China still continues to increase its imports of fresh produce. Total imports reached US$ 641.91 million in May 2016, 2.3% more than for the same period last year. The main retailers are online, as fresh food e-commerce is expected to reach US$ 14 billion in 2017, with a penetration rate of 7%.
Imported fruit safer and tastier
The younger generations are more educated and more concerned about their health. In China, 65% of national growth depends on the under-35s. They pay attention to brand and country of production and consider that imported produce is premium produce. As Gordon Orr wrote: “Chinese consumers associate imported fruit and vegetables with safety and quality, as they do with imported milk. This creates a willingness to pay a premium.”
Cold-chain and transport systems are so poor and demand so high that the Chinese fresh produce industry is looking to trade directly. The Chinese fresh e-market is one of the most dynamic in the world. According to the Chinese Ministry of Commerce, online fresh food sales have been increasing by more than 50% every year. In the third quarter [or: last third / final four months?] of 2015, they were worth 8 billion yuan ($5.76 billion).
Shopping for fruit and vegetables online
Alibaba.com is the leading name for e-commerce in China, including fresh food. In view of the rising demand for fresh produce online, it has recently signed agreements with national fruit exporters’ organizations, such as that of October 2015 to promote Chilean blueberries and cherries in China or the MOU (Memorandum of Understanding) with New Zealand Trade and Enterprise signed in April 2016.
Maggie Zhou, director of Alibaba’s New Zealand and Australia branch, said: “With our strong networks in China and expertise in e-commerce, we will enable Chinese consumers to benefit from the premium products and fresh foods that New Zealand businesses can offer.” China’s consumption of kiwifruit has soared in the past 3 years and now represents more than 20% of Zespri’s exports. Simon Limmer, the Zespri chief operating officer, said: “(China) will be our biggest market by volume next year and probably by volume and value the following year.”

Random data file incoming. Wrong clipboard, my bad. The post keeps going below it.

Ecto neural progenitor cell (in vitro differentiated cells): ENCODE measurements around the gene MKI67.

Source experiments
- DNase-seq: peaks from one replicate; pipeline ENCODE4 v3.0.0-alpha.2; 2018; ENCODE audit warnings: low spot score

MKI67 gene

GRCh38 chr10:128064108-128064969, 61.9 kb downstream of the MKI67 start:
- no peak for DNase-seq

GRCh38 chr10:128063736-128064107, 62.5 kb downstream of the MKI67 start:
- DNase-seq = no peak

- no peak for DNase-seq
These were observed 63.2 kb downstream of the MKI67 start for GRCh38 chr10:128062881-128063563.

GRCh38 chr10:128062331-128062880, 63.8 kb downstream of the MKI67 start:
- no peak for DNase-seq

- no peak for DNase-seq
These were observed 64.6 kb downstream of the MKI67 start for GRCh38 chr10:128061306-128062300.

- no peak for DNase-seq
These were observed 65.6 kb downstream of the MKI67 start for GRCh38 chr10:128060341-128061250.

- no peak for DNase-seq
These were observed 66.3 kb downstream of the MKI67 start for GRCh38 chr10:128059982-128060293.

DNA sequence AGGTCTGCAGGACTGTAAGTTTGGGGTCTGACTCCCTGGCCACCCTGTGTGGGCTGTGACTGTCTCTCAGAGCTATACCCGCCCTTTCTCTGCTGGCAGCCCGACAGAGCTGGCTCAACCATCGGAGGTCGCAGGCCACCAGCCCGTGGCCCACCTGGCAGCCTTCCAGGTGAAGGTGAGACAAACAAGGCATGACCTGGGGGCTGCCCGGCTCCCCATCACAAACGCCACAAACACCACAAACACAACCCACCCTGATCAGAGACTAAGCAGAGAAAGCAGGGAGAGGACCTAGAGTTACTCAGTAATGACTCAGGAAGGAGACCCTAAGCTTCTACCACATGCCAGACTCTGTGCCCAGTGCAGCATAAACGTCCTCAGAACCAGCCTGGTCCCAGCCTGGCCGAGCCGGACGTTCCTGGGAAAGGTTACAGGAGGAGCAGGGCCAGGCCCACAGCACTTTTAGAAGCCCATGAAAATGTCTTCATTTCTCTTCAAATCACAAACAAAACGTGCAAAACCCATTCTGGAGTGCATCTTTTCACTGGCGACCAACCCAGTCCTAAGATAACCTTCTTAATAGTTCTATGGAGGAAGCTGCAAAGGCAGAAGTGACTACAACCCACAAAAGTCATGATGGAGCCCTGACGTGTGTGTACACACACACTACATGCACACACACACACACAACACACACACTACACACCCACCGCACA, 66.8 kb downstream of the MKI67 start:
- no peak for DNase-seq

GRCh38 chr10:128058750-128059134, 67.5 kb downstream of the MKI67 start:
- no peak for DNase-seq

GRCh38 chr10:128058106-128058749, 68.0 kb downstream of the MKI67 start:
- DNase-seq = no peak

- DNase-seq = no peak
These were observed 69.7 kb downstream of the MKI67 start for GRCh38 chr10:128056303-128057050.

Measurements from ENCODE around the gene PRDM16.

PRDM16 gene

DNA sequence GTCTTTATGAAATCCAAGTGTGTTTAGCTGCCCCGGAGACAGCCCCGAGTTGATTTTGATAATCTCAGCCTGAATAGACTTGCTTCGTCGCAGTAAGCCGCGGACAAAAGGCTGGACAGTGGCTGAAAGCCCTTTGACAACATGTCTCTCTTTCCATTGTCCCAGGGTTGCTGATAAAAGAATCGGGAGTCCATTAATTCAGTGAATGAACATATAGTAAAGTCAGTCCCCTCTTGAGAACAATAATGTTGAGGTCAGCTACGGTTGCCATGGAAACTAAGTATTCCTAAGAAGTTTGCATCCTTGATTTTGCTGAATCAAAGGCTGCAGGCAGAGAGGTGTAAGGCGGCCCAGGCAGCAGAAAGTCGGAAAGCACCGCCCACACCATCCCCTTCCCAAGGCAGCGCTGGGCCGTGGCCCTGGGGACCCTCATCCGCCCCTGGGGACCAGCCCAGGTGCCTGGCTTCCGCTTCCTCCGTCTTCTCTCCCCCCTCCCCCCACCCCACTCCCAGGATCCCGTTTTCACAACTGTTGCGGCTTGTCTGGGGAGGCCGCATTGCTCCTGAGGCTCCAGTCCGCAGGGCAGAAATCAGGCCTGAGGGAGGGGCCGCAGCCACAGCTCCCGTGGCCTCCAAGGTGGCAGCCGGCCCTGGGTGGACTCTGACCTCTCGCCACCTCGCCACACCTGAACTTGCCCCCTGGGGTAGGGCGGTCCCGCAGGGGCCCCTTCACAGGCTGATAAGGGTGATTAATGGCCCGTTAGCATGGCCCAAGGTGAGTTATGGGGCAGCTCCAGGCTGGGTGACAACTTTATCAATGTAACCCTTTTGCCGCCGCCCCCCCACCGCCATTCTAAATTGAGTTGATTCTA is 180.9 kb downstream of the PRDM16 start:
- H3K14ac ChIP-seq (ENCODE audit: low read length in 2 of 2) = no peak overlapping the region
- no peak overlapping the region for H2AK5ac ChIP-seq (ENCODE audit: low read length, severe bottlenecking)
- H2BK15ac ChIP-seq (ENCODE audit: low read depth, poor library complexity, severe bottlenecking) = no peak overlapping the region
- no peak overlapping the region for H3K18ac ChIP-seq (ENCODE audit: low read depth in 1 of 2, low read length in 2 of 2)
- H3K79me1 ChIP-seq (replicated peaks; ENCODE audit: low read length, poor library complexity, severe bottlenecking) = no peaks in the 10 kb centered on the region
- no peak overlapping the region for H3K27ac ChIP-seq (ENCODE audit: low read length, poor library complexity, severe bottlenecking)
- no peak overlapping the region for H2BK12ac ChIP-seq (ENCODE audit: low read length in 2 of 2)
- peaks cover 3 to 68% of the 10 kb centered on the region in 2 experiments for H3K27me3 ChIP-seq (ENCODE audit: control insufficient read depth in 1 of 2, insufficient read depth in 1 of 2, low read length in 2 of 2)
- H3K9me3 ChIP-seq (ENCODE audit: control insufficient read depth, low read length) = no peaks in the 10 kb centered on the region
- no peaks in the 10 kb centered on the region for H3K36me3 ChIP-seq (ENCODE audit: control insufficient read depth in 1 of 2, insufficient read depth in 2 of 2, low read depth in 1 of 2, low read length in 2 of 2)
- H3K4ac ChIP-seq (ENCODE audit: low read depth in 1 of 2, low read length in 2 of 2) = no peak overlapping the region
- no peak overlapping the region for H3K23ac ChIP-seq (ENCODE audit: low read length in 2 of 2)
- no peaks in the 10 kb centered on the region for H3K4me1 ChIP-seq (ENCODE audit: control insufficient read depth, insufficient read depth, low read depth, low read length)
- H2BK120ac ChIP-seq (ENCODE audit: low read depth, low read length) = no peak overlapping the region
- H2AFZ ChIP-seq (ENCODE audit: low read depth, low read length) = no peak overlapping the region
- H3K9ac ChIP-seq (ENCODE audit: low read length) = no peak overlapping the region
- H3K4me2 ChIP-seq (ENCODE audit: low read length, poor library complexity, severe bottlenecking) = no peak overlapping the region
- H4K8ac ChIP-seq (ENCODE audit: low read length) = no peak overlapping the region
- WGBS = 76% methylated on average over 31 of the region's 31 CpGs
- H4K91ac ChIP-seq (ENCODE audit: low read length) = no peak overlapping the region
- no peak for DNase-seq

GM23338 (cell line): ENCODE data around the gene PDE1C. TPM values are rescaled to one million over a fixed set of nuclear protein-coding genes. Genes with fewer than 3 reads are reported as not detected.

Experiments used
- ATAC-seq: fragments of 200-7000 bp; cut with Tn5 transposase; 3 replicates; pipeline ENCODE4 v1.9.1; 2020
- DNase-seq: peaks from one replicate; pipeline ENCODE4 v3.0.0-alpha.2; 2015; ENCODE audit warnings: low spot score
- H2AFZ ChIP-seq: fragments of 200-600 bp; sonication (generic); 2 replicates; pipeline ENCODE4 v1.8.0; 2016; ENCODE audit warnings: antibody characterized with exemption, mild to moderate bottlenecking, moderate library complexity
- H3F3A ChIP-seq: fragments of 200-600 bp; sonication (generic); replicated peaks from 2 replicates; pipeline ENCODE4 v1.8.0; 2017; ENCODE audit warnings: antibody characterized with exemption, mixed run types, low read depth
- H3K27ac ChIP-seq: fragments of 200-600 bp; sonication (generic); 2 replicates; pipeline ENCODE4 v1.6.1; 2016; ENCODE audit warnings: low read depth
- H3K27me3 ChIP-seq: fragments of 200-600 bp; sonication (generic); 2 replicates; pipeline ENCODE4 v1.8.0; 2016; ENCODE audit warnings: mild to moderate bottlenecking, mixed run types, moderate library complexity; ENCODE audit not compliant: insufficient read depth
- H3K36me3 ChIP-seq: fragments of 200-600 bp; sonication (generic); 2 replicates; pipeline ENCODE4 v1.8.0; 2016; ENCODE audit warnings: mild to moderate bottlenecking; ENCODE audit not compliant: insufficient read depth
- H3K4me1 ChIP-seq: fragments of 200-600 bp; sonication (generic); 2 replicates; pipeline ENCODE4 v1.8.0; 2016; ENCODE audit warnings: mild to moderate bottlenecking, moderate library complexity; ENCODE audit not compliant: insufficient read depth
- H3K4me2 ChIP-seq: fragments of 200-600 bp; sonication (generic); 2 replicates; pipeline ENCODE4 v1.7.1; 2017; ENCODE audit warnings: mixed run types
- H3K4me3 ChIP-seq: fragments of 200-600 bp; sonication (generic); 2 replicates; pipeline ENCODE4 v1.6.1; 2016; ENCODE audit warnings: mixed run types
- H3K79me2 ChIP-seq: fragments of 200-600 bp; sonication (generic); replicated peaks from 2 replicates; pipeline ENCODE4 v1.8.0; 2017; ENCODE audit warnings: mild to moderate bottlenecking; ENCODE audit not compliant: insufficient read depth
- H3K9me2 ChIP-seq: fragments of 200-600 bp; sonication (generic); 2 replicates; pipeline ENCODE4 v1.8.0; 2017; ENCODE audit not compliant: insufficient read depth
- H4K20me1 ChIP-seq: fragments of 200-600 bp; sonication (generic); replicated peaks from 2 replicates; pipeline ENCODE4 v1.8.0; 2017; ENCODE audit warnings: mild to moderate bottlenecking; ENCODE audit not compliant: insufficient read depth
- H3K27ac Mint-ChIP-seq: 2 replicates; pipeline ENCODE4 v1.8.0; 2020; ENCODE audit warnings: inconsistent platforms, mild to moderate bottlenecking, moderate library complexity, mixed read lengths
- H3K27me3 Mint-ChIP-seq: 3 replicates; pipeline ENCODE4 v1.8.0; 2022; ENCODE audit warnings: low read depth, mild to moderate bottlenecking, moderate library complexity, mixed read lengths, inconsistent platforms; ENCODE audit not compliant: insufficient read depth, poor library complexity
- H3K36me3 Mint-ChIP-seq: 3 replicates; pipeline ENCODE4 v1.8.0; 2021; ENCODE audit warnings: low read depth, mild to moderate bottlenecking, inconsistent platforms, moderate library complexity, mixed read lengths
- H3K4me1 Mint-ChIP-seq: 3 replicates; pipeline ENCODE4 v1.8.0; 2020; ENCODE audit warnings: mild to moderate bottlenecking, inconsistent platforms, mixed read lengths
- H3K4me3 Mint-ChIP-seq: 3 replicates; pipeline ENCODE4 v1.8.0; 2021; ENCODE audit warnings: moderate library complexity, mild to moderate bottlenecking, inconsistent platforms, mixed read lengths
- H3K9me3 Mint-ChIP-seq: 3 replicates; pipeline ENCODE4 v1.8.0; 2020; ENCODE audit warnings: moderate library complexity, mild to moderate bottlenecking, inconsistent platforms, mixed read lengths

E-retailers are aware they have to optimize the organization of distribution channels for fresh produce. In June 2015 JD.com, the second largest ecommerce company in China, invested US$70 million in FruitDay, a fresh produce importing company. During the last Chinese New Year, in January 2016, sales of imported fresh food on JD.com rose by more than 300%.
Citrus is king of Chinese fruits during the New Year season
Contrary to Western countries, fruit consumption in China is related to celebrations. Even if urban and young people are buying more and more fruit for health reasons, most fruit is still bought as gifts. They still represent a luxury purchase for Chinese people. Those most purchased for the New Year are citrus. Aligned under the yang principle (sun), receiving and offering citrus fruits symbolises abundance and happiness. In some places, pomelos are used as decorations, as a symbol of family unity. Recently, Chinese people have been buying more and more small fruit, such as cherries, grapes, plums, jujube and kumquats, which symbolise wealth, fortune and fertility. In 2016, the Chinese New Year recorded the highest monthly import value of the past year, 798.87 tons (almost double that of a normal month). Chinese citrus fruit production is forecast to jump to 20 million tons in 2016, with surface area expansion in Guangxi, Hunan and Hubei provinces. In 2015, China represented 2/3 of global production, 2/3 of global consumption and 1/3 of global exports. South Africa is China’s top citrus fruit supplier, followed by the US and Australia.
Image: by Manuel Joseph via Pexels under CC0 License